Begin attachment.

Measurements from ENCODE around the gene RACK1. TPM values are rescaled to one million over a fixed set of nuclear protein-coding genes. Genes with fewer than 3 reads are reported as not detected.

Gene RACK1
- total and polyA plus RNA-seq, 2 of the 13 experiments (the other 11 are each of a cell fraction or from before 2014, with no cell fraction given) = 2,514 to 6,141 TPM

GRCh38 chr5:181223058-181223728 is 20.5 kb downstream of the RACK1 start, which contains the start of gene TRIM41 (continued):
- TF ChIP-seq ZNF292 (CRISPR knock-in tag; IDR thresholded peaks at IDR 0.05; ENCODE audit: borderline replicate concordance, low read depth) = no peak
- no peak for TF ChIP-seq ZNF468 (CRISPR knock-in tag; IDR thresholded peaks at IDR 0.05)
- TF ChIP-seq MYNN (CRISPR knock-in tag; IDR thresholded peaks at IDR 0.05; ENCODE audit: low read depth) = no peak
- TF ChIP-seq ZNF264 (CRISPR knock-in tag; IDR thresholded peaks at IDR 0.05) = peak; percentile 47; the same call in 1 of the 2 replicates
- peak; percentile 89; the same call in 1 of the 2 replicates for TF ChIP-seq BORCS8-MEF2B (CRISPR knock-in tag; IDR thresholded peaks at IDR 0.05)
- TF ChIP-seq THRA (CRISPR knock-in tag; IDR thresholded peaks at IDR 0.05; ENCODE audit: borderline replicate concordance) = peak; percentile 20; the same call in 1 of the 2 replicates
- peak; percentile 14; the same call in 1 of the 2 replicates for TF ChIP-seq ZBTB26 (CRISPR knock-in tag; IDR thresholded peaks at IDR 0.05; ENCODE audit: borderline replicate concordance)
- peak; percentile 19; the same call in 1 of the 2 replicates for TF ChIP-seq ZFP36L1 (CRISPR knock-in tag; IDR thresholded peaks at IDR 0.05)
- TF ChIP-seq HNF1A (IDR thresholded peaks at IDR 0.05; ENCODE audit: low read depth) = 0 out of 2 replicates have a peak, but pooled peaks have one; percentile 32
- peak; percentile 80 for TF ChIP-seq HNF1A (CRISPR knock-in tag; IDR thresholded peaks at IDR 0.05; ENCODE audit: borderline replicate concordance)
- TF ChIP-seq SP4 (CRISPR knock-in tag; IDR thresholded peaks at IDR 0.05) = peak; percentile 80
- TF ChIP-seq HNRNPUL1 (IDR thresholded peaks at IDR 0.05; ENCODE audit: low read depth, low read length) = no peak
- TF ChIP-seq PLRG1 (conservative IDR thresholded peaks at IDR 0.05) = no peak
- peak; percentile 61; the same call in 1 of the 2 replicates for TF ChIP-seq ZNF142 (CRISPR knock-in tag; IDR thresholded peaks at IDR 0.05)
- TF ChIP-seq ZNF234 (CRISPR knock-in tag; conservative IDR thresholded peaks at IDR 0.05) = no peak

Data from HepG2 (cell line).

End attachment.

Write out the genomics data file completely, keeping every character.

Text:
Measurements from ENCODE around the gene RACK1. TPM values are rescaled to one million over a fixed set of nuclear protein-coding genes. Genes with fewer than 3 reads are reported as not detected.

Gene RACK1
- total and polyA plus RNA-seq, 2 of the 13 experiments (the other 11 are each of a cell fraction or from before 2014, with no cell fraction given) = 2,514 to 6,141 TPM

GRCh38 chr5:181223058-181223728 is 20.5 kb downstream of the RACK1 start, which contains the start of gene TRIM41 (continued):
- TF ChIP-seq ZNF292 (CRISPR knock-in tag; IDR thresholded peaks at IDR 0.05; ENCODE audit: borderline replicate concordance, low read depth) = no peak
- no peak for TF ChIP-seq ZNF468 (CRISPR knock-in tag; IDR thresholded peaks at IDR 0.05)
- TF ChIP-seq MYNN (CRISPR knock-in tag; IDR thresholded peaks at IDR 0.05; ENCODE audit: low read depth) = no peak
- TF ChIP-seq ZNF264 (CRISPR knock-in tag; IDR thresholded peaks at IDR 0.05) = peak; percentile 47; the same call in 1 of the 2 replicates
- peak; percentile 89; the same call in 1 of the 2 replicates for TF ChIP-seq BORCS8-MEF2B (CRISPR knock-in tag; IDR thresholded peaks at IDR 0.05)
- TF ChIP-seq THRA (CRISPR knock-in tag; IDR thresholded peaks at IDR 0.05; ENCODE audit: borderline replicate concordance) = peak; percentile 20; the same call in 1 of the 2 replicates
- peak; percentile 14; the same call in 1 of the 2 replicates for TF ChIP-seq ZBTB26 (CRISPR knock-in tag; IDR thresholded peaks at IDR 0.05; ENCODE audit: borderline replicate concordance)
- peak; percentile 19; the same call in 1 of the 2 replicates for TF ChIP-seq ZFP36L1 (CRISPR knock-in tag; IDR thresholded peaks at IDR 0.05)
- TF ChIP-seq HNF1A (IDR thresholded peaks at IDR 0.05; ENCODE audit: low read depth) = 0 out of 2 replicates have a peak, but pooled peaks have one; percentile 32
- peak; percentile 80 for TF ChIP-seq HNF1A (CRISPR knock-in tag; IDR thresholded peaks at IDR 0.05; ENCODE audit: borderline replicate concordance)
- TF ChIP-seq SP4 (CRISPR knock-in tag; IDR thresholded peaks at IDR 0.05) = peak; percentile 80
- TF ChIP-seq HNRNPUL1 (IDR thresholded peaks at IDR 0.05; ENCODE audit: low read depth, low read length) = no peak
- TF ChIP-seq PLRG1 (conservative IDR thresholded peaks at IDR 0.05) = no peak
- peak; percentile 61; the same call in 1 of the 2 replicates for TF ChIP-seq ZNF142 (CRISPR knock-in tag; IDR thresholded peaks at IDR 0.05)
- TF ChIP-seq ZNF234 (CRISPR knock-in tag; conservative IDR thresholded peaks at IDR 0.05) = no peak

Data from HepG2 (cell line).